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DePaul to test Marquette's speed
By Adam Rittenberg | Daily Herald Staff

Marquette's James Dominic, guarded here by Connecticut's A.J. Price, leads the Golden Eagles in scoring as they get set to host DePaul.

 

Associated Press

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Published: 1/25/2008 3:38 PM

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As a team that has played catch-up since Christmas, DePaul isn't the type to shy away from a race.

The Blue Demons' speed, a feature coach Jerry Wainwright often trumpets, has helped them win seven of nine to reach the .500 mark. Quick-footed freshman Dar Tucker has ignited the transition offense, and Demons defenders are closing out better on 3-point shooters.

Speed will be a crucial element Saturday night at No. 21 Marquette (7 p.m., ESPNU), a squad led by the three-man relay of Dominic James, Jerel McNeal and Wesley Matthews.

"If you give them an edge out of the blocks, you're not gonna catch 'em," DePaul coach Jerry Wainwright said. "Their vertical speed is as good as any team in college basketball."

The good news for the Demons?

"I would like to think that we're able to run with them," Wainwright said. "That's when we're at our best, too."

DePaul's high-tempo style backfired in nonconference play, as it constantly found itself on the wrong end of scoring shootouts. Speed without defense translated into a 2-7 start.

The Demons haven't downshifted but instead started to put their quickness to better use. Wainwright started taking more risks on defense and his team responded, averaging 8.8 steals in the last nine games.

An intermittent press proved effective in the last two games, as DePaul forced 35 turnovers in wins against Rutgers and Florida Gulf Coast. Pressing Marquette the entire game is chancy, but a pinch of pressure every now and then could disrupt the Golden Eagles' rhythm.

"They're a fast team," Demons swingman Karron Clarke said. "If we slow them down a little bit, that could play a part in us winning."

James has been slowed by a sprained right wrist, shooting 40 percent or below in his last five games. The 5-11 junior leads Marquette in scoring (13.8 ppg), but his average has dipped each season.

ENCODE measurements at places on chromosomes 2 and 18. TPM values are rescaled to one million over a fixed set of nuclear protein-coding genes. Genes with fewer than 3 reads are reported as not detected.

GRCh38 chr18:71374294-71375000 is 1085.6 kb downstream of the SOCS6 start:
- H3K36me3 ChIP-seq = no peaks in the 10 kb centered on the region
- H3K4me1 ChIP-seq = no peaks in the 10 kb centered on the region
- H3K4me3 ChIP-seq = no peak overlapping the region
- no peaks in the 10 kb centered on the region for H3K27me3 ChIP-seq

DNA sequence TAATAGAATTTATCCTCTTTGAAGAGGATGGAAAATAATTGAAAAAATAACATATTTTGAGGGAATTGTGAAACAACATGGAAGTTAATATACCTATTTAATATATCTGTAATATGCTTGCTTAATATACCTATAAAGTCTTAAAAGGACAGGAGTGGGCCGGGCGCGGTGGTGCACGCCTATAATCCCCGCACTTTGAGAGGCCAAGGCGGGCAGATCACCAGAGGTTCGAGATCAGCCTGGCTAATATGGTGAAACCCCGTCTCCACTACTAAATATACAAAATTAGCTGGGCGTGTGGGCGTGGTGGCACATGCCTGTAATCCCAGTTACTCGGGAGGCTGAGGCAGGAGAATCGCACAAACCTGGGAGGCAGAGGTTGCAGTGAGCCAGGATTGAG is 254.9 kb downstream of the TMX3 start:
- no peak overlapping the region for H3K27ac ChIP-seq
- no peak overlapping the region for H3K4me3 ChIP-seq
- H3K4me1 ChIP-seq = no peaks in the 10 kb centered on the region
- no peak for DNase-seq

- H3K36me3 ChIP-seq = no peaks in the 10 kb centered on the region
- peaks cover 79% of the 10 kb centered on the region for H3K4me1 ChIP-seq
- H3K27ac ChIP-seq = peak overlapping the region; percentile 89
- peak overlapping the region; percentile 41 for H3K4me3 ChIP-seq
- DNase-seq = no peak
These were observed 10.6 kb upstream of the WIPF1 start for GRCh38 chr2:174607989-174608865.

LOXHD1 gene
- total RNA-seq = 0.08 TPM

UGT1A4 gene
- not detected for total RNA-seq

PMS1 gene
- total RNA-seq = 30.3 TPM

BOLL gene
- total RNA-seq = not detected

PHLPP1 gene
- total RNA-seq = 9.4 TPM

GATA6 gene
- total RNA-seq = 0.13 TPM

"He just continues to work his way through it," coach Tom Crean said. "He's such an integral part of what we do, but there's no doubt that over the last couple weeks, it's affected him, probably mentally to a degree, and certainly physically."

Rebounding plagued Marquette in its last two games, both losses to bigger teams (Louisville and Connecticut).

The Golden Eagles essentially start four perimeter players - Lazar Hayward does most of his damage from the outside - and need consistent boards from forwards Dwight Burke and Ousmane Barro. They didn't get much against Louisville and Connecticut, losing the rebounding battle by a combined count of 80-58.

DePaul has rebounded well since a timid performance at Villanova. Forwards Mac Koshwal and Matija Poscic provide the court speed and size needed to jostle Marquette, and Wainwright looks for a big game from Clarke, who has struggled in league play (6.5 ppg, 3.7 rpg).

"Karron is due," Wainwright said. "He gives us the matchup at that off-size (power forward) that Marquette specializes in."

Winning on the road has been tricky in the Big East, and Marquette enters Saturday night on a 12-game home win streak, stretching back to last season. The Demons are among the 10 Big East teams with a road league victory, and they nearly had a second before crumbling at Villanova.

Crean called DePaul "fearless on the road."

"We get this one, we're in a good spot," said senior guard Draelon Burns, a Milwaukee native. "The way our conference is going right now, anybody can take the title."

DePaul (9-9, 4-2) at Marquette (13-4, 3-3)

When: 7 p.m. Saturday at the Bradley Center

TV: ESPNU

Radio: WSCR 670-AM

The skinny: After two convincing losses, Marquette should be keyed up for DePaul, which hasn't won at the Bradley Center since Feb. 16, 2000. The Blue Demons have been the steadier team in Big East play and could easily be 2-0 in league road games. With Dominic James still bothered by a wrist injury, Marquette likely will look more to forward Lazar Hayward (12.8 ppg, 6.2 rpg) and guard Jerel McNeal (13.4 ppg). "I would love to have a guy like (McNeal)," DePaul coach Jerry Wainwright said. "He's absolutely fearless. He's got one of those eight-chamber hearts. He plays with such intensity." The Demons can't forget about Golden Eagles forward Dan Fitzgerald, who has averaged 17 points in his last two games against them.